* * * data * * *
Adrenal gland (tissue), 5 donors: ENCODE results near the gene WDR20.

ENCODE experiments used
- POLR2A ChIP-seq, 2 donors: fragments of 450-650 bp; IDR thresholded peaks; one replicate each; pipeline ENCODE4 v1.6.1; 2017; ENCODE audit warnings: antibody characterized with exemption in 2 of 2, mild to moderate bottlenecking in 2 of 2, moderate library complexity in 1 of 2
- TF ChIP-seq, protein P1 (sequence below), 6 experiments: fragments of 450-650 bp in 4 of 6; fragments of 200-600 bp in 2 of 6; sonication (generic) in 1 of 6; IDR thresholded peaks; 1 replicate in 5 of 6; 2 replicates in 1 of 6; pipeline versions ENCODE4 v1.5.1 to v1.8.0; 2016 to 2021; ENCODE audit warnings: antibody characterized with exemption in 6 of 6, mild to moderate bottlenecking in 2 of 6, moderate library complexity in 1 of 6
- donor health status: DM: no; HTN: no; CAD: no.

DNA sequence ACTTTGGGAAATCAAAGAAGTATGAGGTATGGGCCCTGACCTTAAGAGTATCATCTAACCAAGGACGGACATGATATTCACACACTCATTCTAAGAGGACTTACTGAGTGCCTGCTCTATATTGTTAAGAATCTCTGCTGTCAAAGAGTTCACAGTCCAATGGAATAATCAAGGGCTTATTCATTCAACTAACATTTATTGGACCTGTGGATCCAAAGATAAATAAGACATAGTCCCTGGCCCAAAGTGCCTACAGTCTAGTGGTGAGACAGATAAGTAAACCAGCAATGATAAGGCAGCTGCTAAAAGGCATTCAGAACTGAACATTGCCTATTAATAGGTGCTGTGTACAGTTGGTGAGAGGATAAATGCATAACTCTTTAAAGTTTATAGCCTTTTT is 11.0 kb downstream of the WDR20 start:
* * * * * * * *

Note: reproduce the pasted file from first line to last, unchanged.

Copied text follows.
Adrenal gland (tissue), 5 donors: ENCODE results near the gene WDR20.

ENCODE experiments used
- POLR2A ChIP-seq, 2 donors: fragments of 450-650 bp; IDR thresholded peaks; one replicate each; pipeline ENCODE4 v1.6.1; 2017; ENCODE audit warnings: antibody characterized with exemption in 2 of 2, mild to moderate bottlenecking in 2 of 2, moderate library complexity in 1 of 2
- TF ChIP-seq, protein P1 (sequence below), 6 experiments: fragments of 450-650 bp in 4 of 6; fragments of 200-600 bp in 2 of 6; sonication (generic) in 1 of 6; IDR thresholded peaks; 1 replicate in 5 of 6; 2 replicates in 1 of 6; pipeline versions ENCODE4 v1.5.1 to v1.8.0; 2016 to 2021; ENCODE audit warnings: antibody characterized with exemption in 6 of 6, mild to moderate bottlenecking in 2 of 6, moderate library complexity in 1 of 6
- donor health status: DM: no; HTN: no; CAD: no.

DNA sequence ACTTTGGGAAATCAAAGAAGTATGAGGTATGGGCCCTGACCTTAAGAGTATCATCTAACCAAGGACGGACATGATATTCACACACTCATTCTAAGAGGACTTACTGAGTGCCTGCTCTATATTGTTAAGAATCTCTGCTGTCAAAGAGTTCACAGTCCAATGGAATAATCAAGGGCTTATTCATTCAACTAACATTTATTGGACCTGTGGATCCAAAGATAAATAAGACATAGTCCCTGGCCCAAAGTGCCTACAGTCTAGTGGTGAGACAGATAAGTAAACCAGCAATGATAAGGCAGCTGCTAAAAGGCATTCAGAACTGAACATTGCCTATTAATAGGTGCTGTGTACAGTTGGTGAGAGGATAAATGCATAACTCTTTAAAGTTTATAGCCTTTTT is 11.0 kb downstream of the WDR20 start: